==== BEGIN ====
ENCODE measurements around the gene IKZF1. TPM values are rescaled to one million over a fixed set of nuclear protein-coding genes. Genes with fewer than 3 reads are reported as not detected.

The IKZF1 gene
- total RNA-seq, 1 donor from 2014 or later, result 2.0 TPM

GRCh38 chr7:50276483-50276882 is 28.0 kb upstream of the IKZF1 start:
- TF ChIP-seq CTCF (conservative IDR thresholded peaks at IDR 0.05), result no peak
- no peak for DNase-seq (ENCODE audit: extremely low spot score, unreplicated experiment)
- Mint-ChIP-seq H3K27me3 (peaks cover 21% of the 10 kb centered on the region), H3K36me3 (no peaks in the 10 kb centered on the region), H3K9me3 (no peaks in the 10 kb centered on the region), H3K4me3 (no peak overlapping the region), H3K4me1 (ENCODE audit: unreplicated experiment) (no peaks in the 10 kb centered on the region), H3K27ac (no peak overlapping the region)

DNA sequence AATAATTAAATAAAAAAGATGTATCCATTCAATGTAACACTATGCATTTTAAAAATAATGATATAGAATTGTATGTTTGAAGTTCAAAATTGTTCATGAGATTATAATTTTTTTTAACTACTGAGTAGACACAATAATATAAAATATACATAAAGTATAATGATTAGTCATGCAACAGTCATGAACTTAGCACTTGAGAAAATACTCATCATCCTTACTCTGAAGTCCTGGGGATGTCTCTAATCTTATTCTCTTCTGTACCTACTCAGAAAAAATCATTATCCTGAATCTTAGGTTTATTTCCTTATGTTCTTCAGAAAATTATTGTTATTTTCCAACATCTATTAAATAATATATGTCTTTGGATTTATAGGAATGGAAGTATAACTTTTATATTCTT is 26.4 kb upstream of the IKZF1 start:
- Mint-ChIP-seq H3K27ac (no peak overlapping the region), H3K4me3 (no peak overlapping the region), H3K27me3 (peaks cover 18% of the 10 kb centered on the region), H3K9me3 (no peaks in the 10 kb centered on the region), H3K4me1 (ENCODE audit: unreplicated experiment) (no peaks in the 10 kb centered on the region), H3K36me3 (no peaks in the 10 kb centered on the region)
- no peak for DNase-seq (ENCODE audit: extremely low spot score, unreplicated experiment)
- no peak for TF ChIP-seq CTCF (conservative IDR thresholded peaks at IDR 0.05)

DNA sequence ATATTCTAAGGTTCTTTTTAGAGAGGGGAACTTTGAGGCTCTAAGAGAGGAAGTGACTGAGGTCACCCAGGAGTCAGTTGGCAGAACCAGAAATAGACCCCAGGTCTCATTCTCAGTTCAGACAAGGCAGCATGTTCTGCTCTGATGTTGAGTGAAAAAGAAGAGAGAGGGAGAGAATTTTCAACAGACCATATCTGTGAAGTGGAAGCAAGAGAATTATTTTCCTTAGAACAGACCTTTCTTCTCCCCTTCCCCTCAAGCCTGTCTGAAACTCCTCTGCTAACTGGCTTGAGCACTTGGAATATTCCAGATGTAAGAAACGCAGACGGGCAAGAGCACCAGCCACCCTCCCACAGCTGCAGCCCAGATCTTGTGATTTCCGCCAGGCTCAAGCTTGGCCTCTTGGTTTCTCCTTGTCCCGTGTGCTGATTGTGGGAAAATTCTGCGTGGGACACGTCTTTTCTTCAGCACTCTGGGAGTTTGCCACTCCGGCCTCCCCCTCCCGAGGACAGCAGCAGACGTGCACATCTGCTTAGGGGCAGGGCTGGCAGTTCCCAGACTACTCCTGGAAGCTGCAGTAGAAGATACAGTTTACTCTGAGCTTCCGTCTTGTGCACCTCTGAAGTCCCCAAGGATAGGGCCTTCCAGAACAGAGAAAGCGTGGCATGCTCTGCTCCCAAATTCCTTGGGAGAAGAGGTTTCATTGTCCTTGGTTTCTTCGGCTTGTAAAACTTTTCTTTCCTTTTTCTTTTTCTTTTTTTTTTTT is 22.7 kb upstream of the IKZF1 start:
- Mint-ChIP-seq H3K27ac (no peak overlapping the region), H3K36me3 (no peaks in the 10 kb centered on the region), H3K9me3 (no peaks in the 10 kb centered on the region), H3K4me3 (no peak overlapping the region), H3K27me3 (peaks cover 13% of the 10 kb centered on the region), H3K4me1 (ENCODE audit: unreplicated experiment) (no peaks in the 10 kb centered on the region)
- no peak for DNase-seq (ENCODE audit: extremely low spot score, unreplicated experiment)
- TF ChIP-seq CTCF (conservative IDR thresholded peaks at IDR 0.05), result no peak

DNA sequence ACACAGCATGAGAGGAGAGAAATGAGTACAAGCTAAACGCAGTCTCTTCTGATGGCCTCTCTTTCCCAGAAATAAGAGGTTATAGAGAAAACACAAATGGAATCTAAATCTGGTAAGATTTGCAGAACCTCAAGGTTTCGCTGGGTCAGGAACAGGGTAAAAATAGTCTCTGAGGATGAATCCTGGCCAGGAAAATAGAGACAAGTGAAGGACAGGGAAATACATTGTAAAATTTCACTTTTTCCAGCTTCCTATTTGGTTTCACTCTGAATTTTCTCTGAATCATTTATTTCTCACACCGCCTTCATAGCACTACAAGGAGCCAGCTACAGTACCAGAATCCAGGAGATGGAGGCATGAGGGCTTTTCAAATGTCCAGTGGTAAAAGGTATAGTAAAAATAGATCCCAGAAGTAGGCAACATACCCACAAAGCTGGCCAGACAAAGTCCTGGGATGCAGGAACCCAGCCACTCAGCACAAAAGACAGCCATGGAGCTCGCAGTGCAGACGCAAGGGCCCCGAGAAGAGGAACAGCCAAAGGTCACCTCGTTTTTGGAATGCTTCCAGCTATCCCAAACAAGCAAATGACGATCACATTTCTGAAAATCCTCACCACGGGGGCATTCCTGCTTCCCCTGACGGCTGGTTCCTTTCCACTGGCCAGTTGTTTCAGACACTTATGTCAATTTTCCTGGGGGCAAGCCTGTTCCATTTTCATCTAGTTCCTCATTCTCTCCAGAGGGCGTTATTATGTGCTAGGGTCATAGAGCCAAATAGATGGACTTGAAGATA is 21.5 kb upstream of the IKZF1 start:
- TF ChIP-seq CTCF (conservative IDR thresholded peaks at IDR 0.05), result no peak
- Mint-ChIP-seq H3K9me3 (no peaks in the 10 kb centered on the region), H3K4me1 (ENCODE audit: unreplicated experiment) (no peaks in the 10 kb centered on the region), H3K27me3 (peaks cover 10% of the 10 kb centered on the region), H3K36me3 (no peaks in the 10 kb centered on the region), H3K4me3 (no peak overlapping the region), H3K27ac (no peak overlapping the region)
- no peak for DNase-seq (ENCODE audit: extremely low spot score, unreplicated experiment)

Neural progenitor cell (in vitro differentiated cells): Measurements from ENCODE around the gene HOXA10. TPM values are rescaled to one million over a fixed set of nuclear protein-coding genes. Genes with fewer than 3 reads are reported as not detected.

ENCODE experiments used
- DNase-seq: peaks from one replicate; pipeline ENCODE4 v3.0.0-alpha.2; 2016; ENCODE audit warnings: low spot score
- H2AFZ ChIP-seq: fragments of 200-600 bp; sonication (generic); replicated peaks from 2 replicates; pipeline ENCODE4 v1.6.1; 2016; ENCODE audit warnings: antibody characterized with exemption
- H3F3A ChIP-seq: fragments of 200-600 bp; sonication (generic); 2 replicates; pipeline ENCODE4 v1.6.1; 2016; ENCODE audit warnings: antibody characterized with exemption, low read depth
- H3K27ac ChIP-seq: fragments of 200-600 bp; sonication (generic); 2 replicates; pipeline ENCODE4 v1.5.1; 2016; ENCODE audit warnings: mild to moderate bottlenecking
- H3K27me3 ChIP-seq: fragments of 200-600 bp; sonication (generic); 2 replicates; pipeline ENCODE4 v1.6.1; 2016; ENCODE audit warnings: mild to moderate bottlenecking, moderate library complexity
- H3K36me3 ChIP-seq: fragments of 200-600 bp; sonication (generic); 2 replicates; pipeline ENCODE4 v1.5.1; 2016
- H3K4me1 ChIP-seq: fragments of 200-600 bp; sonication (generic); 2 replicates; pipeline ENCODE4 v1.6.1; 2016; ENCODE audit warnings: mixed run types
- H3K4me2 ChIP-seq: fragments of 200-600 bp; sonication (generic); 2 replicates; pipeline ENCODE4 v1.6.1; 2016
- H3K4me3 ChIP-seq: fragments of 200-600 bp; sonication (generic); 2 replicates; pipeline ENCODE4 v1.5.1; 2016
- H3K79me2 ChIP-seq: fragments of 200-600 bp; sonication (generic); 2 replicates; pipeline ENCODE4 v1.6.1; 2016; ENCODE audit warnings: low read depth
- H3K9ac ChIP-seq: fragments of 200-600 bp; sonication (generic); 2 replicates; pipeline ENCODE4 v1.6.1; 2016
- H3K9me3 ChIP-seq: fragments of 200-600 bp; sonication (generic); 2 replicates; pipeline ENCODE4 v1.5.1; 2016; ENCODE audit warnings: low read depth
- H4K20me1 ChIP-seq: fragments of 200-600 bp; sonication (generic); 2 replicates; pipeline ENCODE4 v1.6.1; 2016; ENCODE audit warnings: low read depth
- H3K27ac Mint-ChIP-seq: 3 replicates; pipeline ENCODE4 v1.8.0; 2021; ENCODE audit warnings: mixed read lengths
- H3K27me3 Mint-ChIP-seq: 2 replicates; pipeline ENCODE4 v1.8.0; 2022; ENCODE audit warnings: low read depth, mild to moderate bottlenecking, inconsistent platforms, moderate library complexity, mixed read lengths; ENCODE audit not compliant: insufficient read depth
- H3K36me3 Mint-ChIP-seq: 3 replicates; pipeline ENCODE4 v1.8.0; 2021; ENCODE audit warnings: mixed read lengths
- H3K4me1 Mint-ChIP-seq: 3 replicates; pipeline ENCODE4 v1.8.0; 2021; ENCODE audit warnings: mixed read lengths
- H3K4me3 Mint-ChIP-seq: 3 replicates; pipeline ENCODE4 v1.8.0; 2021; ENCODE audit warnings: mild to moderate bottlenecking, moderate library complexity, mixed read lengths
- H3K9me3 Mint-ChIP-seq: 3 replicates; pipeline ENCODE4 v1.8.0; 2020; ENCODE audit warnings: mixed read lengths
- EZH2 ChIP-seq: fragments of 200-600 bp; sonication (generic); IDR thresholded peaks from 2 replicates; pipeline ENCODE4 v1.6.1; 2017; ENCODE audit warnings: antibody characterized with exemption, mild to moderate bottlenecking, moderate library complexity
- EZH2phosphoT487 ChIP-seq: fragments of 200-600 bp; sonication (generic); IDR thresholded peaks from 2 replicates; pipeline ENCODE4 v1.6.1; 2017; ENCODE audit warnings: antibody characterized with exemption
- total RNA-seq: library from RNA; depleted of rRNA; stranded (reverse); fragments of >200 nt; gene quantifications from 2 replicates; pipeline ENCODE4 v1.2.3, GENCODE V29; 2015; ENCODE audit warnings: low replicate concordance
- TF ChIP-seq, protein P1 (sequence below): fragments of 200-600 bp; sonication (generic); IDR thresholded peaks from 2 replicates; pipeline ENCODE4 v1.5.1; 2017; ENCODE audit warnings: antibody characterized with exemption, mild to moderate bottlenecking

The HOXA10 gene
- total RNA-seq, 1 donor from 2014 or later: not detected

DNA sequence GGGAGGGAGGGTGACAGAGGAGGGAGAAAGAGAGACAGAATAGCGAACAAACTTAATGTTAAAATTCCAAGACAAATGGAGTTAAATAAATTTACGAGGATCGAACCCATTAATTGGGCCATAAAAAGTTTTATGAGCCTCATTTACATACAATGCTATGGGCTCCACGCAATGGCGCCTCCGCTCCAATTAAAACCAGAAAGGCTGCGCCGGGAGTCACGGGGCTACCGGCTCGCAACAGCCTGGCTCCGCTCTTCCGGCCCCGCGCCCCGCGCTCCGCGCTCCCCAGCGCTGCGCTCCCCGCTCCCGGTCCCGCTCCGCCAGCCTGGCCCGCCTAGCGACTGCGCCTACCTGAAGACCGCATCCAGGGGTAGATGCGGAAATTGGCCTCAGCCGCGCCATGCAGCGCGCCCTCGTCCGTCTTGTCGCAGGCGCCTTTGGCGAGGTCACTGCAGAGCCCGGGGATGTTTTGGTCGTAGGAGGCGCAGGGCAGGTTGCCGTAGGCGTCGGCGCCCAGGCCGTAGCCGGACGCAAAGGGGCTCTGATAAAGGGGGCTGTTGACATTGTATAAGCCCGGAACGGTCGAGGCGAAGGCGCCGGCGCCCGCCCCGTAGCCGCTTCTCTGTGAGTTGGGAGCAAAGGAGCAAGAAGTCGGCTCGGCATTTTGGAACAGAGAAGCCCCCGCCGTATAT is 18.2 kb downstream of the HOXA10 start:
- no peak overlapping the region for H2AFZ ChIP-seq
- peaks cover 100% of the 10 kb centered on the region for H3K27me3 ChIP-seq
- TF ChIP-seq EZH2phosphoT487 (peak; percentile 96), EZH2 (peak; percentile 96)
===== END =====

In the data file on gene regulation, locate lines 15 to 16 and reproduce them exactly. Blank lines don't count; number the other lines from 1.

- TF ChIP-seq CTCF (conservative IDR thresholded peaks at IDR 0.05), result no peak

DNA sequence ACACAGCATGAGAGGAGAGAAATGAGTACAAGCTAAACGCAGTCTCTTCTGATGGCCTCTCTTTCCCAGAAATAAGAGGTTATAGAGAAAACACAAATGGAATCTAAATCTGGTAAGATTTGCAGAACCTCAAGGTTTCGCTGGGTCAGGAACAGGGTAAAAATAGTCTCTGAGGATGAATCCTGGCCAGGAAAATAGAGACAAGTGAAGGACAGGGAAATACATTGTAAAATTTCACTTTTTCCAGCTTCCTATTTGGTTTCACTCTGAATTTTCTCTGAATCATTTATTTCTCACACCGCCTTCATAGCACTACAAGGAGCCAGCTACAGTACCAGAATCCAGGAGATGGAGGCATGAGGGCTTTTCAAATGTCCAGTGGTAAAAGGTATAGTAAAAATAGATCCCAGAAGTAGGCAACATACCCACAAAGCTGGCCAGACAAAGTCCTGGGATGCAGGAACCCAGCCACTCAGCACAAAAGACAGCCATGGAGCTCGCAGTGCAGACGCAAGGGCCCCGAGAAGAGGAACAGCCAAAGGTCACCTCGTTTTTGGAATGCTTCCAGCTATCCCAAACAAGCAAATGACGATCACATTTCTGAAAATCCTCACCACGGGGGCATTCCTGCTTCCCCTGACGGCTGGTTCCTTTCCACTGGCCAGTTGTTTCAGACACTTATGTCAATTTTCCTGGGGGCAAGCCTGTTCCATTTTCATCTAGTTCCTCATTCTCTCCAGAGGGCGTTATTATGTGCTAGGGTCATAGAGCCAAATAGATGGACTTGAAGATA is 21.5 kb upstream of the IKZF1 start: